This shift in perspective outlined by Wolfson and explored further by Olitzky has significant ramifications for the "organized" Jewish world. There are of course financial, programmatic, and institutional implications to be considered and navigated. More so, this new reality implies substantial consequences regarding people, personnel and what it means to create community. These are among the issues that Olitzky (and so many others of us today) are attempting to address.

So my question is: given the availability of such a wide range of entry points for involvement, and so many options for Jewish expression, what are those that you place on YOUR own playlist? Let me know...

Thursday, January 15, 2015

Toxic Emotions, revisited

Peter J. Frost, Toxic Emotions at Work and What You Can Do about Them
Boston: Harvard Business School Press, 2003.
This is an oft-overlooked gem that should be read by every organizational leader, volunteer, and participant - especially regarding those times of challenging transition that seem to plague every type of outfit you can imagine.
Insightfully, Frost does not come up with a magic list of reasons for the toxicity that troubles our businesses, agencies, congregations (and even families). Rather, he forces the reader to confront the inherent reality of these difficulties (the nasty co-worker, the problematic situation, the tough merger....); whether or not the effect is a toxic one is dependent on the response to the given condition. He writes:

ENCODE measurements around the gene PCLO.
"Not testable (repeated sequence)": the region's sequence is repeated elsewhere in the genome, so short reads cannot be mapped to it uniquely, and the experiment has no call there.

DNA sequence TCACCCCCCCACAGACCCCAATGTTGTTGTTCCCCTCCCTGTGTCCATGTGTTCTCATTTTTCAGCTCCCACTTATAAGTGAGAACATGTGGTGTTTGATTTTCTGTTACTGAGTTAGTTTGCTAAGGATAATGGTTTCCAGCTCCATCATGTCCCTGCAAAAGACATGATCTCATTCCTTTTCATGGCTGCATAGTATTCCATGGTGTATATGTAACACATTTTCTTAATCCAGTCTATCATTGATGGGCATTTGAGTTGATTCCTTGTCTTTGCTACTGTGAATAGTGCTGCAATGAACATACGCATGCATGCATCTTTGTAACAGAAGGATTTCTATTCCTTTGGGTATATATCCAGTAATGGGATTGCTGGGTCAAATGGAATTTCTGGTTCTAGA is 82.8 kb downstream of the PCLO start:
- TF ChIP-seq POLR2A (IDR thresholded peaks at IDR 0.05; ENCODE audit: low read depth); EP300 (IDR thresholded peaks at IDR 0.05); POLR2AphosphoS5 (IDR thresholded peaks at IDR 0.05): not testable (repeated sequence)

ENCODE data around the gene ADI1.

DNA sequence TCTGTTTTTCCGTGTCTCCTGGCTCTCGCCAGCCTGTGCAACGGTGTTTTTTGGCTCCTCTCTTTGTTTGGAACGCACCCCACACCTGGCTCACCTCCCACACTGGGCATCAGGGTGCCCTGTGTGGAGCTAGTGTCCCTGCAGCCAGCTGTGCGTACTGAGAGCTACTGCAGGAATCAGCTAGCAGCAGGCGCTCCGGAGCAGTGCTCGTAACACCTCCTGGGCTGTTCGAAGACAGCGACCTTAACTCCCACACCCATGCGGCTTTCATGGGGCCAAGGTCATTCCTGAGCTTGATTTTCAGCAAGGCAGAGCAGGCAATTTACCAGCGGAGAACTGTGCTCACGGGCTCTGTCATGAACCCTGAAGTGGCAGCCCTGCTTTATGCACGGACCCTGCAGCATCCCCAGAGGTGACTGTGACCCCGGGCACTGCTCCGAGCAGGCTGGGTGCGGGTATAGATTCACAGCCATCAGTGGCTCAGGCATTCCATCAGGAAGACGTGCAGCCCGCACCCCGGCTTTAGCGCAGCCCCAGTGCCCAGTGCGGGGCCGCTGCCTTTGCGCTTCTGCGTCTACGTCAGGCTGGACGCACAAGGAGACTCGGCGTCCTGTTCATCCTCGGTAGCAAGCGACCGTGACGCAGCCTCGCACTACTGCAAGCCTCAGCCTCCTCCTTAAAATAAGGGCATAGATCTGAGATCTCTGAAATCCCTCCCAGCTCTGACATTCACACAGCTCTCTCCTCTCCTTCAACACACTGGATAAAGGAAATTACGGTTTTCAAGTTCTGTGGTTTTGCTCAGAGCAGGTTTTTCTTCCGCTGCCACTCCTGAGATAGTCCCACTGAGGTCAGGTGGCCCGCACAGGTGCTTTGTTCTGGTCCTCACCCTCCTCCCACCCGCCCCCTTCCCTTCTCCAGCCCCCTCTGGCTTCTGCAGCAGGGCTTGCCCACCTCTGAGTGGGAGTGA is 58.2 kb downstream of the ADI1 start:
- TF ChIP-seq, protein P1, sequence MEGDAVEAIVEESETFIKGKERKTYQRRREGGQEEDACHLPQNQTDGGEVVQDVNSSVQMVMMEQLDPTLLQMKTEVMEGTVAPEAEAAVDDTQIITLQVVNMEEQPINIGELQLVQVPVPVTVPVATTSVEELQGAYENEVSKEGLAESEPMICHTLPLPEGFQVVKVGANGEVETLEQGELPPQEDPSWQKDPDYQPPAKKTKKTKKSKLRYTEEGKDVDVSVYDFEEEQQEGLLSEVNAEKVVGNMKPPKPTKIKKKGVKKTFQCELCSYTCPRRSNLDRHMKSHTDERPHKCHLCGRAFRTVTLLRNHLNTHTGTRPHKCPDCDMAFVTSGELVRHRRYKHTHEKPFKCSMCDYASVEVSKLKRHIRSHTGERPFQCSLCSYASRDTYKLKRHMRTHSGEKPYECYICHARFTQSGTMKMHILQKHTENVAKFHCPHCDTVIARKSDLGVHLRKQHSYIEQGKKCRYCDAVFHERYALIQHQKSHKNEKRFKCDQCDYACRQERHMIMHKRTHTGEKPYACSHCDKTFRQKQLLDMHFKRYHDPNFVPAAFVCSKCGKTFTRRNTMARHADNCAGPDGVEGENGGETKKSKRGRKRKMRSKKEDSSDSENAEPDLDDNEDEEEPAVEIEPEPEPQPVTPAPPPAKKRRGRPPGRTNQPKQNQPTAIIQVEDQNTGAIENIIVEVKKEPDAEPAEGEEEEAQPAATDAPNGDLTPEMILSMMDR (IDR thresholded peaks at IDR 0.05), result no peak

Pain is a fact of organizational life. Companies will merge, bosses will make unrealistic demands, people will lose their jobs. The pain that accompanies events like these isn't in itself toxic; rather, it's how that pain is handled throughout the organization that determines whether its long-term effects are positive or negative. What turns emotional pain into toxicity, especially in organized settings, is when others respond to that pain in a harmful, rather than healing, way (emphasis mine).
Ok - how many of us have experienced such behavior? Each and every time, it is that response - the harmful instead of healing one - that actually adds to, even multiplies, the poisoned state of affairs. And, these emotional toxins are just as insidious and dangerous as any harmful agent introduced to the body...
Frost goes on to discuss the "toxin handler" - that person in the organization who deals with the emotional and functional fallout that occurs. More often than not, this person isn't specifically designated - i.e. not necessarily part of the HR team. There's always that one person (or a few) that becomes the "go-to" resource for bitching, moaning, complaining, and ultimately brainstorming and repairing that which can be fixed. Important to note - through processing the toxins out of colleagues (and perhaps the system), the toxin handler also needs a great measure of care and cleansing - to purge the accumulated contamination. Organizations that do well in cultivating an atmosphere in which toxins are eliminated and toxin handlers are well cared for are better positioned to thrive.
And those who don't...